Controversial proposed plan would designate days for uses of trails at Apex Park

Days would be set aside for mountain biking, other uses each week

Paul Albani-Burgio
palbaniburgio@coloradocommunitymedia.com
Posted 3/9/20

Bike day, or hike day? A plan being considered by Jeffco Open Space to address safety concerns that regularly arise on the popular trails of Apex Park just outside Golden could limit mountain bikers …

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Controversial proposed plan would designate days for uses of trails at Apex Park

Days would be set aside for mountain biking, other uses each week

Posted

Bike day, or hike day?

A plan being considered by Jeffco Open Space to address safety concerns that regularly arise on the popular trails of Apex Park just outside Golden could limit mountain bikers and hikers, runners and equestrian riders to using those trails only on specific days of the week.

The proposed management plan, which is onthe Jeffco Open Space website, would limit use of the park's Apex Trail, Enchanted Forest Trail, Hardscrabble Trail, Sluicebox Trail and the lower portion of the Pick-N-Sledge Trail to bike riders on Mondays, Wednesdays and Fridays. Hikers, runners and equestrian riders would be able to use those trails on Tuesdays, Thursdays and Sundays.

Open Space has proposed the new plan to cut down on trail conflicts caused by the speed differences between those user groups which can create safety risks. Worsening the situation is the trail's many narrow sections and blind corners as well as the increasing popularity of those trails.

The Apex and Enchanted Forest Trails are currently subject to directional use rules to attempt to avoid potential conflicts by requiring that bicyclists only ride uphill on the trails on odd numbered days of the month. However, a survey of park visitors conducted in 2019 found that 75 percent of respondents believed a new management strategy was needed at the park, which was up from 50 percent in 2017.

Matt Robbins, a Community Connections Manager at Jeffco Open Space, said the need for a new management strategy on those particular trails was supported by years of both observation by rangers and study.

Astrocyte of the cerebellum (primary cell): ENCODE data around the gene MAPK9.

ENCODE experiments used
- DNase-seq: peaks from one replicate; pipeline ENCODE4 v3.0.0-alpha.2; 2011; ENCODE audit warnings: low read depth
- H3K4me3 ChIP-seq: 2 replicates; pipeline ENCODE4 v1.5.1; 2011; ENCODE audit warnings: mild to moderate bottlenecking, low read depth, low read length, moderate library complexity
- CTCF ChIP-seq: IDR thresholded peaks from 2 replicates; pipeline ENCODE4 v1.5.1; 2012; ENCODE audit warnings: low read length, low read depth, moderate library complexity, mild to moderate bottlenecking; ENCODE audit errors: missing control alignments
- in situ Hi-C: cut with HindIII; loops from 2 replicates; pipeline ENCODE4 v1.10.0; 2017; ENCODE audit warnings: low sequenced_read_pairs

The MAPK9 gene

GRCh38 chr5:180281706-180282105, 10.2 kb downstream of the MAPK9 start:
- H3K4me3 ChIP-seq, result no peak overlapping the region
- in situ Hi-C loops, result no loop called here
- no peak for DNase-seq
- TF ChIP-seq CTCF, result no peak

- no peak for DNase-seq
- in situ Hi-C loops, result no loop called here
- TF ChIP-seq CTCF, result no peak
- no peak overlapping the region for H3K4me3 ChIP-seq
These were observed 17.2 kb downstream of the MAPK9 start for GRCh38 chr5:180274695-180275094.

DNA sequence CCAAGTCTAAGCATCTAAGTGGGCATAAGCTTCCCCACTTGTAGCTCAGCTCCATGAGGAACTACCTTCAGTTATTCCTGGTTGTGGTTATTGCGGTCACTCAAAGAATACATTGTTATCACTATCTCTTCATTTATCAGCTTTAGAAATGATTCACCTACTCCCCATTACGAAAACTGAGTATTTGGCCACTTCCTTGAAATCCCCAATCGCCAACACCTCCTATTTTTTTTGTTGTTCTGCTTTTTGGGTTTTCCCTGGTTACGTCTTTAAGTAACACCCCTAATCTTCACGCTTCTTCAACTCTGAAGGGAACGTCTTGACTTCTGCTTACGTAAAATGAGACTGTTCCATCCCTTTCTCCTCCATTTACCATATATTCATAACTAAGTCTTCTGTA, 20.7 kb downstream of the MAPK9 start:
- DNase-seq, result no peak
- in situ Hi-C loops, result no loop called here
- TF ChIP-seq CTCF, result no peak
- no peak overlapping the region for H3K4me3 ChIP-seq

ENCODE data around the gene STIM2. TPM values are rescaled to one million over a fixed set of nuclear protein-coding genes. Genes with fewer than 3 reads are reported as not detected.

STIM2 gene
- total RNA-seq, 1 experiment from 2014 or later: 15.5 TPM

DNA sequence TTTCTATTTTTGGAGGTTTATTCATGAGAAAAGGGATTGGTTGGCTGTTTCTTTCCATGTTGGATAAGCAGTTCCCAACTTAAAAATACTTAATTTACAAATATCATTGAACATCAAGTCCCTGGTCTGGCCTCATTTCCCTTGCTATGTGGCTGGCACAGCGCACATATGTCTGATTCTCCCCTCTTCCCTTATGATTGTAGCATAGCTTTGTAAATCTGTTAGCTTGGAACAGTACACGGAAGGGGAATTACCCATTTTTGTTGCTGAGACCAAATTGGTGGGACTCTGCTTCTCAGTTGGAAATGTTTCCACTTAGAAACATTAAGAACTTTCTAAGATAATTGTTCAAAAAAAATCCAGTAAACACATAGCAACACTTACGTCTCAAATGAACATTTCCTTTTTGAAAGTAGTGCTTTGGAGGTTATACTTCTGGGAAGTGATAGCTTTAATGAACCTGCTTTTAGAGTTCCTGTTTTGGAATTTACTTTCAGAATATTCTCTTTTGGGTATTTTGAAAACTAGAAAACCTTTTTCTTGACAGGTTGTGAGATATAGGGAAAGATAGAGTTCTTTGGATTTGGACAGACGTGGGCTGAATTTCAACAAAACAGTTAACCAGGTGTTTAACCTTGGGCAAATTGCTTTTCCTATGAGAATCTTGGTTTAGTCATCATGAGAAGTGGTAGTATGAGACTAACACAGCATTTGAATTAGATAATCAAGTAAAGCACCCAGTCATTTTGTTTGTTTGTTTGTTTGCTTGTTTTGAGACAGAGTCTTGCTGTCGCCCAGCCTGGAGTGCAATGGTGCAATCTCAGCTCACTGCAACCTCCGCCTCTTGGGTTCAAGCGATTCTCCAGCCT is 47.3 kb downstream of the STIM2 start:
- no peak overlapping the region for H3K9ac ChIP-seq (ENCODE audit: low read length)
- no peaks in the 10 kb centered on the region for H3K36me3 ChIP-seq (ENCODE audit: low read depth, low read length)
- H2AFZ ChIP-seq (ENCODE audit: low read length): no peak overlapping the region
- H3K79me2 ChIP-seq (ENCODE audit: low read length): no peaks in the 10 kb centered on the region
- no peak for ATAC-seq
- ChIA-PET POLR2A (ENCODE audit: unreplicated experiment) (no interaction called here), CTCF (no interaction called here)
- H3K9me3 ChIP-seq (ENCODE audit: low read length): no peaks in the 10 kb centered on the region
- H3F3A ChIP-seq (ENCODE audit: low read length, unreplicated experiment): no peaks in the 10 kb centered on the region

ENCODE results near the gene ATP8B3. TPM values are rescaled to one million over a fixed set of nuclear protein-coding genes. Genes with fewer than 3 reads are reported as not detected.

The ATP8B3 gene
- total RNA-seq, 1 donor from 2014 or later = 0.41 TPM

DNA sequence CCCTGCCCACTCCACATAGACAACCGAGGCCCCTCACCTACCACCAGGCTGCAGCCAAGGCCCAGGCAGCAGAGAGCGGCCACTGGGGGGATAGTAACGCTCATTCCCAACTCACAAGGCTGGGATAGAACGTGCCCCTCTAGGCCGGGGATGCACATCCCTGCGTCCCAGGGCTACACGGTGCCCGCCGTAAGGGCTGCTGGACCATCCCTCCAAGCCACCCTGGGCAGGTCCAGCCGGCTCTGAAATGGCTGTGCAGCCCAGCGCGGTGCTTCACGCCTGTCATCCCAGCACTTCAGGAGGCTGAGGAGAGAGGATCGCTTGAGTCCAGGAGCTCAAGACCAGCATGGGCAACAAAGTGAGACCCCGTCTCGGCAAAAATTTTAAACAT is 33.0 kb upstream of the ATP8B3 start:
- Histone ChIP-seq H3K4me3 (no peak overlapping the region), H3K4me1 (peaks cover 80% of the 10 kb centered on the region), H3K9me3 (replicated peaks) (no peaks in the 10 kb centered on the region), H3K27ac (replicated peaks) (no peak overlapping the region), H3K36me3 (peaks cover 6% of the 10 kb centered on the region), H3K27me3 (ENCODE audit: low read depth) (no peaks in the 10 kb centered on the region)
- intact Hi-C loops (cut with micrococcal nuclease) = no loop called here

“This whole discussion is anchored around visitor safety,” Robbins said. “Conflict doesn't have to necessarily be one where someone is injured, it could also just be where people feel unsafe.”

The identified trails, which are among the longest in the park feature the highest number of narrow sections, blind corners and other challenging features that contribute to them having the highest rate of conflicts between users.

“It wasn't of any surprise,” Robbins said. “Some of it is the makeup of the topography, particularly in enchanted forest there are some narrow portions of that trail with some blind corners that lead to some challenges.”

Jeffco Open Space staff members presented the proposal—and received plenty of negative reaction to it—at a public meeting held at Golden's Origins Hotel Red Rocks on Feb. 26.

Among those who have pushed back against elements of the proposal is the Golden Giddyup, an organization that sponsors a mountain biking race and other events to raise money for stewardship work on Jefferson County Open Space trails.

Prior to the meeting, the Giddyup released an alternative plan for management of the trails that calls for the Enchanted Forest and Middle/Lower Apex trails, which total 2.6 miles, to be open only to downhill mountain bike traffic on even numbered calendar days. On odd numbered days, those trails would be open to hikers, trail runners, equestrian riders and uphill bikers.

Meanwhile, the Grubstake and Bonanza Trails, which total 1.8 miles, would be open only to hikers, runners and equestrian riders with no bike access on even calendar days while being open to all uses, including downhill mountain biking, on odd numbered days

The Golden Giddyup argues that plan is more equitable for all user groups while eliminating all potential for dangerous conflicts by giving bikers their own day to ride downhill on the Enchanted Forest and Apex Trails.

“So what we've researched and been told from different user groups is that uphill bike traffic poses no safety concerns it doesn't pose a threat to these groups because the speed differential is not there,” said Jeff Watrobka, the Executive Director of the Golden Giddyup.

Stuart Cohen, a trail runner who attended the meeting and occasionally runs on the impacted trails, said he is supportive of the day of any management plan being oriented around even and odd calendar days rather than set days of the week.

“I think the even and days of the week are more helpful for people that have very constrained schedules regardless of user group,” he said. “That's what I think matters more than who gets the most days and that sort of thing.”

Robbins said Jeffco Open Space is taking all feedback from the meeting and a period that is allowing residents to provide feedback on the plan via email into consideration, including the plan submitted by Giddyup Golden.

However, Robbins also said that regardless of what final plan is settled on, it is likely that some users will be unhappy

“This is going to require some level of compromise from all parties and that includes the county and the various visitor groups,” he said.

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